NICOLA Sturgeon has rejected Police Scotland’s classification of some anti-fracking protesters as “domestic extremists”.

The First Minister said there was nothing wrong with peaceful democratic protest, citing her own experience of campaigning against nuclear weapons at Faslane.

It followed Green MSP Patrick Harvie complaining about Police Scotland’s decision to bracket anti-fracking protesters alongside fascists and the far right.

In its annual plan for 2017/18, the force includes the protestors under the heading Domestic Extremism (DE), which it says is dominated by the Extreme Right Wing in the UK.

It says: “There continue to be protests around shale oil and gas extraction and unconventional oil and gas extraction, both commonly referred to as ‘fracking’.

“In 2017/18, we will continue to closely monitor individuals and groups that are involved/ suspected to be involved in the DE arena and explore all opportunities to disrupt and detect their activities.”

Mr Harvie said the police’s stance was “shocking” as anti-fracking protesters were “heroes”.

Ms Sturgeon said it was up to the police to answer for “operational decisions”, but added she did not consider peaceful anti-fracking protesters as “extremists”.

She said: “I absolutely support the right of peaceful democratic protest. I have taken part in many peaceful democratic protests, including at Faslane against nuclear weapons.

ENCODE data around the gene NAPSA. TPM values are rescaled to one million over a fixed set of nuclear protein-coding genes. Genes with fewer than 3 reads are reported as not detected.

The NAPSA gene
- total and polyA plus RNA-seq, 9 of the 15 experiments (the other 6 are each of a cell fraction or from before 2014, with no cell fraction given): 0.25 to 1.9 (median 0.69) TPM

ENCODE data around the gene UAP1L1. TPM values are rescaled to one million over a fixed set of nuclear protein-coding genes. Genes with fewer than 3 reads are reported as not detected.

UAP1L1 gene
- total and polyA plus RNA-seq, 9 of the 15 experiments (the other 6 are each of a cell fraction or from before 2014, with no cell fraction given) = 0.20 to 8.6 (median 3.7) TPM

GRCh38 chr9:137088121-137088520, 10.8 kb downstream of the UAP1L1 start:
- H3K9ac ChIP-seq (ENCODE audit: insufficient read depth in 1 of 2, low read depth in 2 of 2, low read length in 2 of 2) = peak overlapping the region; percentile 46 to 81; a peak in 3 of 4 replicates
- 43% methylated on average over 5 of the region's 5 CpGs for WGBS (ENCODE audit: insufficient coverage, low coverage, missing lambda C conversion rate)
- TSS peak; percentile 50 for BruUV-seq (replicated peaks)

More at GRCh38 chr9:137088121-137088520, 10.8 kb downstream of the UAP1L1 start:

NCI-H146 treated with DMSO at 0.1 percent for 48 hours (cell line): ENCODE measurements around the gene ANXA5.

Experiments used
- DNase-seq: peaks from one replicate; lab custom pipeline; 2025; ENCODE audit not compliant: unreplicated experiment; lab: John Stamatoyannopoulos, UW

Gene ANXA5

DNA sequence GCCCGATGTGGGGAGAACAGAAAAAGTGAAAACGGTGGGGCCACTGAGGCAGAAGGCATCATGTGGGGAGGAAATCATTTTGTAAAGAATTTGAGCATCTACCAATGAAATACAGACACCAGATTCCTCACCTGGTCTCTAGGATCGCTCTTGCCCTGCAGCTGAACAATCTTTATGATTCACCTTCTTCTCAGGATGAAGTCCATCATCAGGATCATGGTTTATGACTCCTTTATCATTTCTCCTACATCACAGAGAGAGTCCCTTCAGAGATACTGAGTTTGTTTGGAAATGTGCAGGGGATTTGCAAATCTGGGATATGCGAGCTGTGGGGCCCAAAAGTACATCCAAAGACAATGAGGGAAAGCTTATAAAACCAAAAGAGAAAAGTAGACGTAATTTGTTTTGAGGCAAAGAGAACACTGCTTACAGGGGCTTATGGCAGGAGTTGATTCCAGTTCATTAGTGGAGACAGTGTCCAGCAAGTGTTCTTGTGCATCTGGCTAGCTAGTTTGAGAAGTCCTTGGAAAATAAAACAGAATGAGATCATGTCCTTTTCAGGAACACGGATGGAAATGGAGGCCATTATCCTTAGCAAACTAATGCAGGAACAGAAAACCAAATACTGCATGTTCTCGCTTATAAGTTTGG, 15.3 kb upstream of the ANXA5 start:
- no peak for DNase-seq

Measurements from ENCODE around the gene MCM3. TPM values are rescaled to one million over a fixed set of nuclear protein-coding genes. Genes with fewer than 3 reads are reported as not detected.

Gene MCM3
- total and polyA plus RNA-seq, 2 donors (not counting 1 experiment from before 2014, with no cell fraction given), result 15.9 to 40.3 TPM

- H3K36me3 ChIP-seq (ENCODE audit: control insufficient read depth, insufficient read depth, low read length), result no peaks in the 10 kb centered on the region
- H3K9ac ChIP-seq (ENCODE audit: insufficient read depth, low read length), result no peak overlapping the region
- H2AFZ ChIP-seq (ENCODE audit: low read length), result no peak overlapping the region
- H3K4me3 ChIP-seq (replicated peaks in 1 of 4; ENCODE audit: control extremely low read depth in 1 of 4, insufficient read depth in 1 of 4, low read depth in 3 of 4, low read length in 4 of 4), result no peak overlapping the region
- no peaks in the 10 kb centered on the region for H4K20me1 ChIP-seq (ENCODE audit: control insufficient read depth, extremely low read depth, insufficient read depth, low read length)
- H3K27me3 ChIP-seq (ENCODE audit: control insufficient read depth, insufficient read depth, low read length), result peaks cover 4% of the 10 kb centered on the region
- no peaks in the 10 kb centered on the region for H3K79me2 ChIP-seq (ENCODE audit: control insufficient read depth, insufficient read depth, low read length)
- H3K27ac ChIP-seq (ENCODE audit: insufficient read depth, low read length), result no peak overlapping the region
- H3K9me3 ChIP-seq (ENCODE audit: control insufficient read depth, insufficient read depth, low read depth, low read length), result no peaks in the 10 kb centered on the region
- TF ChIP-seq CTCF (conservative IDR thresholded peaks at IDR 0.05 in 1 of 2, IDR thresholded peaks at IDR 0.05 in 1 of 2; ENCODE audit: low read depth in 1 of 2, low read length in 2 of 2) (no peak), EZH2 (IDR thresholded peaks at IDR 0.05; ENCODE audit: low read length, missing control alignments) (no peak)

“I will defend the right of people to demonstrate, whether they are protesting against fracking or nuclear weapons or anything else.. as long as they do that peacefully and democratically.

“I am happy to ask the chief constable on behalf of Police Scotland to address the point that Patrick Harvie has raised. I do not consider people who protest against nuclear weapons, fracking or anything else in a peaceful and democratic way to be extremists in any sense, and I would not expect anybody to consider them to be extremists.”

Detective Chief Superintendent Gerry McLean said: "Police Scotland supports the public’s right to protest against anything that concerns them, and will facilitate peaceful protests as long as these are conducted within the law.

"The 2017/18 police plan included a reference to issues which were of legitimate concern to the wider public at that time, but which may have been vulnerable to exploitation by people of a more extreme mindset who could undermine peaceful protest and pose a risk to public safety.

"Police Scotland's position would never be to describe peaceful protesters as domestic extremists."